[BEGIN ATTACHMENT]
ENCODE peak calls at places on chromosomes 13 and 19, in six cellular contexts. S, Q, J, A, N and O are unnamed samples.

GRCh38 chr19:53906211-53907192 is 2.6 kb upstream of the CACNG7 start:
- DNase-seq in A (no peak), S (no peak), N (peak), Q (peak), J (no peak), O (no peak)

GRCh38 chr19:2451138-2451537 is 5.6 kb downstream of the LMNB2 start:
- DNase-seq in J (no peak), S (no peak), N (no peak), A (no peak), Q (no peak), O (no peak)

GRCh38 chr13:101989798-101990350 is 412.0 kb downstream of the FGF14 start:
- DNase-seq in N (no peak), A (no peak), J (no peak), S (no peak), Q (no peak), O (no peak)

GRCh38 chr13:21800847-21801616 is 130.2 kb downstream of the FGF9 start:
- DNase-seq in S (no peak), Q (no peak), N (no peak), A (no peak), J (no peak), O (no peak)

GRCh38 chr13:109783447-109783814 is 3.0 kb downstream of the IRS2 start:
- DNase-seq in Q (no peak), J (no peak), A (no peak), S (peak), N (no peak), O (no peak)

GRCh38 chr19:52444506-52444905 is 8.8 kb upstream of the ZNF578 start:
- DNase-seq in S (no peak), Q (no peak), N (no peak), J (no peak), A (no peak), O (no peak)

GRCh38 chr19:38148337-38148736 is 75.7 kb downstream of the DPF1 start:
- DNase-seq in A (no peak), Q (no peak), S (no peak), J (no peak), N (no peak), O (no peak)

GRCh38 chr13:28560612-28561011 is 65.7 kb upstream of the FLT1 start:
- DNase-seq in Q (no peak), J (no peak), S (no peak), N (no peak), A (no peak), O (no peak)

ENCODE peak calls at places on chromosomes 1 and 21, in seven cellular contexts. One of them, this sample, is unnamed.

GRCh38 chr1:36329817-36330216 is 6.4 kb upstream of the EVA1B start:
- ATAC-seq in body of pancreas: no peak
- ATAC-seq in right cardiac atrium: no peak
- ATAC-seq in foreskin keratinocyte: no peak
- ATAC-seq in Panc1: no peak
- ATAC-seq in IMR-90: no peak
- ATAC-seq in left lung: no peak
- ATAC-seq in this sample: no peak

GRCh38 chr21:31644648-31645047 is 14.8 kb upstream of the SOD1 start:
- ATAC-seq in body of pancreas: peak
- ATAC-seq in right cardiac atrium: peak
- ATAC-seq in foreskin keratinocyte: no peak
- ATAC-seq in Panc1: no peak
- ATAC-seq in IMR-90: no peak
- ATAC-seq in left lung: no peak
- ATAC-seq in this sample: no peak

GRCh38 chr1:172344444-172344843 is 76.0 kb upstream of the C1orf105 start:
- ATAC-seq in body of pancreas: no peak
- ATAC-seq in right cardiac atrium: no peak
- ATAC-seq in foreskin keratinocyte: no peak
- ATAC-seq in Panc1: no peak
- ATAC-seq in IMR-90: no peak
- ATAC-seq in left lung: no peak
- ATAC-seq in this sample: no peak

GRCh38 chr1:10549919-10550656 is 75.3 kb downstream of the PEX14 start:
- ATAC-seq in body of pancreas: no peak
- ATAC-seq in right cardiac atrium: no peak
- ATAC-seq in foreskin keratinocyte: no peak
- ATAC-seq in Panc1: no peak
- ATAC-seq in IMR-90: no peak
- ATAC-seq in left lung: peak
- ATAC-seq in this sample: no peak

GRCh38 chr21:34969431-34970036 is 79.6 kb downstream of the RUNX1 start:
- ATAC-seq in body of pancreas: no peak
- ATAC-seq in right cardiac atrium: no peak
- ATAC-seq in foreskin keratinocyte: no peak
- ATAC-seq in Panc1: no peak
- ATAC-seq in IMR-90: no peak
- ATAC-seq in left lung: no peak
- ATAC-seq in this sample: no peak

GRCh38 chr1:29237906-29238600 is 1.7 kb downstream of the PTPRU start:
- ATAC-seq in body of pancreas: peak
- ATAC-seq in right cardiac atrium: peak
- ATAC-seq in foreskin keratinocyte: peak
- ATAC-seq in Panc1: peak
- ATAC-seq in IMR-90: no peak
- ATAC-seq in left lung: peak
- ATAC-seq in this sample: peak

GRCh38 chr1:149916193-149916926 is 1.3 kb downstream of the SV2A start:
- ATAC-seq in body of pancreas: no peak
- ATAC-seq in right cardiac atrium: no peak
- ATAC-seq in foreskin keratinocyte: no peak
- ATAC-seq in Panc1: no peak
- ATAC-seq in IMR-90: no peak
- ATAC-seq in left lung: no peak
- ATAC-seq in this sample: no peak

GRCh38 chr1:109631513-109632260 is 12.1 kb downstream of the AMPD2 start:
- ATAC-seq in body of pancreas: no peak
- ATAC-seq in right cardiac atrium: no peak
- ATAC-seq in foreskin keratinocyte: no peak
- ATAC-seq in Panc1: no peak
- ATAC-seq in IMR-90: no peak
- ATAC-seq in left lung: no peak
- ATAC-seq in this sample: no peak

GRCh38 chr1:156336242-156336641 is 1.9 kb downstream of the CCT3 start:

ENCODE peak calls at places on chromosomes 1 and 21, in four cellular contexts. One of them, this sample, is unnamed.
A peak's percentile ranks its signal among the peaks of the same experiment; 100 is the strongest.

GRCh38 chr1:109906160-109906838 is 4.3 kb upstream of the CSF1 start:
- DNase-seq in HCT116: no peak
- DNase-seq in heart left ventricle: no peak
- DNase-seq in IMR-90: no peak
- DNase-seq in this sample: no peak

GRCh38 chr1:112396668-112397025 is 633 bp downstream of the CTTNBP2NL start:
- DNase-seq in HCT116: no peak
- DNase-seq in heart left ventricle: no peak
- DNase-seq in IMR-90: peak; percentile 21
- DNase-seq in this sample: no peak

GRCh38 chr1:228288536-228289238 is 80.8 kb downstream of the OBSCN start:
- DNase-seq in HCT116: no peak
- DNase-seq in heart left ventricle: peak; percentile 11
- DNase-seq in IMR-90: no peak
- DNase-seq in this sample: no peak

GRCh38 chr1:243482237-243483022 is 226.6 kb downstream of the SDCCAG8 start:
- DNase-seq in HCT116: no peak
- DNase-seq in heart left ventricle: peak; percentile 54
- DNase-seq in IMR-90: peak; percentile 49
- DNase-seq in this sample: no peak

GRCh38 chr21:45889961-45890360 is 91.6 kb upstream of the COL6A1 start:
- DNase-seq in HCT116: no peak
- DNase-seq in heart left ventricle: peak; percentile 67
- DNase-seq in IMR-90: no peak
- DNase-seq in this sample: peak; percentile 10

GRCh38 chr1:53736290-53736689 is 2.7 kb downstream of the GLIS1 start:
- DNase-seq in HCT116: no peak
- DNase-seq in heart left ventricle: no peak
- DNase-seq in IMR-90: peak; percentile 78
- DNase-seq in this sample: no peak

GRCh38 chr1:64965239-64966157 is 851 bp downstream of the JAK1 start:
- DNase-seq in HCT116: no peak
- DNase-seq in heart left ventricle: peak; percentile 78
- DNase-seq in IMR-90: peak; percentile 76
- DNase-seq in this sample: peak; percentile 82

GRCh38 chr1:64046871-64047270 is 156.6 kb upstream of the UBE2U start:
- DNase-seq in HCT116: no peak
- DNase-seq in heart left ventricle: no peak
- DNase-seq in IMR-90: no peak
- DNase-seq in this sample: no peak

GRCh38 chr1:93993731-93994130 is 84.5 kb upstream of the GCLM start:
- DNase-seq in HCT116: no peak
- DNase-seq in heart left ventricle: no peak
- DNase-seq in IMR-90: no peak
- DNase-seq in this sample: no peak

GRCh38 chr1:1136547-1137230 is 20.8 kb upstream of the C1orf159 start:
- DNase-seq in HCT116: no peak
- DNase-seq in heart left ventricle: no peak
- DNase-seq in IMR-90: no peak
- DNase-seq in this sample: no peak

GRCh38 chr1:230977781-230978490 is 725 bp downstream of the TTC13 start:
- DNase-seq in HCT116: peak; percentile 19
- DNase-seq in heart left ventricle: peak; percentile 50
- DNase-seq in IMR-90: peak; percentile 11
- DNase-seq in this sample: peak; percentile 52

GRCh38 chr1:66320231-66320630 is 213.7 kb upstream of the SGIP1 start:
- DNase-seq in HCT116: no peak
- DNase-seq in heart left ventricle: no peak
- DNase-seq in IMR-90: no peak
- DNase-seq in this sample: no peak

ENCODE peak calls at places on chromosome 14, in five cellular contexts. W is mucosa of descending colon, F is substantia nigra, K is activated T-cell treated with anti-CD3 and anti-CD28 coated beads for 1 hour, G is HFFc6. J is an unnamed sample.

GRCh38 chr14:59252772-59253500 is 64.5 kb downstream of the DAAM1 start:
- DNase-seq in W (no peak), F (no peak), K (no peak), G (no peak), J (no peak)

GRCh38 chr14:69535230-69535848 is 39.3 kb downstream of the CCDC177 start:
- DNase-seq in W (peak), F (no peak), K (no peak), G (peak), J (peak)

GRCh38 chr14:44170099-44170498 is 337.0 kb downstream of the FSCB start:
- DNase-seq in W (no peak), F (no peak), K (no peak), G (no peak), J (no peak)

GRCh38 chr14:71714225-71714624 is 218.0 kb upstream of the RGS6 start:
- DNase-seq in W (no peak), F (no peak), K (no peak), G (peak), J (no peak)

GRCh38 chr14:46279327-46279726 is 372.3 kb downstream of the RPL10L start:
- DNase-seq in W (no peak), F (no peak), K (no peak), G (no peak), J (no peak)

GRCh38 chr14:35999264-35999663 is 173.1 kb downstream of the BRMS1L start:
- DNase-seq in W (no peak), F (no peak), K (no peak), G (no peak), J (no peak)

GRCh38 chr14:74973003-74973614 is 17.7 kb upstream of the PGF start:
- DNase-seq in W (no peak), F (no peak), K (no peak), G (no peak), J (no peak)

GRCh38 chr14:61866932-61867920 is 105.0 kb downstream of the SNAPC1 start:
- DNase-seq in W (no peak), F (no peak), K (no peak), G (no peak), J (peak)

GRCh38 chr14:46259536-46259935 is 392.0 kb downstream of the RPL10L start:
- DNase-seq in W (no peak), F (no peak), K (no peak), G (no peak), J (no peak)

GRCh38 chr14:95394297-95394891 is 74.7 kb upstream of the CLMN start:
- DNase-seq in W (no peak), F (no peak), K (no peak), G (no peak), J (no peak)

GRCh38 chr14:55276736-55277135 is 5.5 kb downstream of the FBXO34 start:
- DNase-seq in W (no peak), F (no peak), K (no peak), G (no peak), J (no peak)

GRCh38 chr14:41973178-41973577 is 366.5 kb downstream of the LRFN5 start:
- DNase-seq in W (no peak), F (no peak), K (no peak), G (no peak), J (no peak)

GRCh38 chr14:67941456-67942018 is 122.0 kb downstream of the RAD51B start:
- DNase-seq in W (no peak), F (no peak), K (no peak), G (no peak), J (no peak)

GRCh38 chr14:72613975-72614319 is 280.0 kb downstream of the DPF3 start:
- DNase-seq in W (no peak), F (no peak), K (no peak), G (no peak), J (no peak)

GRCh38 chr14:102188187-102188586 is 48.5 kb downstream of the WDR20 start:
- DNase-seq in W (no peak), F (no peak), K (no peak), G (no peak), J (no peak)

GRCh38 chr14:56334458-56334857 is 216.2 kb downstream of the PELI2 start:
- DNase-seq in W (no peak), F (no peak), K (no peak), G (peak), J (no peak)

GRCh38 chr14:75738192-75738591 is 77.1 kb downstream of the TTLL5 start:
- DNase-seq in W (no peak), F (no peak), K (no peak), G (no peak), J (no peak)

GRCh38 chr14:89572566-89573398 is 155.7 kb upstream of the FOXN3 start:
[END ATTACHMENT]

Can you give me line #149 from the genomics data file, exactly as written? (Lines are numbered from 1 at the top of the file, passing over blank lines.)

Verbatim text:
GRCh38 chr14:69535230-69535848 is 39.3 kb downstream of the CCDC177 start: